Some of our friends joined together and bought us our first “set” of dishes…everyday and fancier dinner stoneware, a white main plate, with a shades of brown border pattern, from Mikasa. Over the years we have had some other styles of plates, including stoneware ones with small blue pineapples (the symbol of hospitality); and clear pressed glass ones with an overall floral pattern.
My Grandparents had started to buy my “hope chest” fancy china place settings, and added to them for the first main events, holidays, etc of our marriage. These were my very simple, yet elegant, Lenox place settings, a creamy white with a pair of silver bands. Forty+ years later, these are our main special occasion place settings.
A few years ago, John’s Aunt and Uncle passed away. They had a set of dishes that his grandmother had “china painted” on the embossing. We bought these at a “family discount” during their Living Estate downsizing sale. We use these for a few special meals a year, and recall family dinners over decades using that set of china.

A couple years ago, two of our grand-daughters bought us lovely stoneware dishes, for a Christmas gift. The main part of the plates are different solid colors, with all having white borders. These work very well for all sorts of meal presentations…I really do like a solid color for the main plate. It is a nice background for whatever you are serving. I do not like how an overall pattern “fights” with the food placed upon it.
Our daughters have inherited china and “everyday” dishes from both sides of the family. My paternal grandparents had a tiny floral pattern on their European china. Our oldest daughter inherited those pieces. The china has traveled to many states with her and is still doing well. Our youngest inherited their everyday “early” Melmac in muted Autumnal colors. I never cared for those dishes. But she has made a cult around them, and I must admit the soup bowls are just the right size! This same daughter has also inherited a very fancy set of Golden Wheat patterned Lenox, that became hers from a Great Great Aunt and Uncle through her father’s side of the family.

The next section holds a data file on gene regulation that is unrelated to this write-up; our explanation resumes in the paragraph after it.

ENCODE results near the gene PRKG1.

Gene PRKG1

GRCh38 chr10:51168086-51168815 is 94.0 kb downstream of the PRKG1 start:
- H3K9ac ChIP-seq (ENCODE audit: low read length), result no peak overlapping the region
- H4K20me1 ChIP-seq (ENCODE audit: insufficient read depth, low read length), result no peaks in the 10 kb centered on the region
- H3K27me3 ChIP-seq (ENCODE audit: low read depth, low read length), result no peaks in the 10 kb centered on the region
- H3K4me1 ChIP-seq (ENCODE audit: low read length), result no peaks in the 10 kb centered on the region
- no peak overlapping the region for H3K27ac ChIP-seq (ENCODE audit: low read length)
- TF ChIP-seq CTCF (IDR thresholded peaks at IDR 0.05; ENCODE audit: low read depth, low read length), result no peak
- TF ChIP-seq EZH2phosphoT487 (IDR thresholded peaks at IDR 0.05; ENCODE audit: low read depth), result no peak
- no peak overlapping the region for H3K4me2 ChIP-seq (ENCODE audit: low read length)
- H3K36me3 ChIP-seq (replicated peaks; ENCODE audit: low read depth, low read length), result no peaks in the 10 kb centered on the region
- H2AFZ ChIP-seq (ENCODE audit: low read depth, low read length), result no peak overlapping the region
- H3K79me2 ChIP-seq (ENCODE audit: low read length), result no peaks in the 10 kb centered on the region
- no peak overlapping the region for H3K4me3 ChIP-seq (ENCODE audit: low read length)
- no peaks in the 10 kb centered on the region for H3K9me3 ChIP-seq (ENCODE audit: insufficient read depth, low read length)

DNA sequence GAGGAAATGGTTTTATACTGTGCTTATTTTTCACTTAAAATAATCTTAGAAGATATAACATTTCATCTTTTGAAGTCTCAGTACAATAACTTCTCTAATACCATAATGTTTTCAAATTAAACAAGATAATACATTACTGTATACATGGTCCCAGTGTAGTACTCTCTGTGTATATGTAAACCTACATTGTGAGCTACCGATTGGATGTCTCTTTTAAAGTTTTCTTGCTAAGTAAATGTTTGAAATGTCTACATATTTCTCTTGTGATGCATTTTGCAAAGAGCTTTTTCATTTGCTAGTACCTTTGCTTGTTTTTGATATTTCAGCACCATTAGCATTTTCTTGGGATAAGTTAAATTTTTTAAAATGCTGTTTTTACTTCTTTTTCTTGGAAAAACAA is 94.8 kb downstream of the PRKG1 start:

Our middle daughter has inherited John’s mother’s Blue Willow china: The very fancy pieces and the more everyday dishes. There is so much of it that it took boxes and boxes to pack it.
Currently in the Antique Shop, we have a full set of Old Homestead green patterned china from John’s parents. We also have a few very cute pieces of a yellow dish with colonial farmstead patterns on them. We also have sent to auction a set of yellow depression ware (colored glass with pressed patterns). We still have some gorgeous pieces of green depression ware in various patterns that John’s mother collected over the years.
In storage, are some pastel plates (not a complete set) that my mother bought in a box lot at auction eons ago, and her fancy stoneware, in an Autumnal orange poppy pattern. Plus she had odds and ends of previous “sets” of dishes, which are in boxes waiting to be utilized and remembered.
There are many points to this reminiscence. First, we are so very fortunate to have things from many generations back on both sides of the family. Second, we could never possibly absorb it all, and despite having three daughters; and three grand-daughters and a grand-son, there is only so much that we can pass down. Third, we are all great believers in recycling.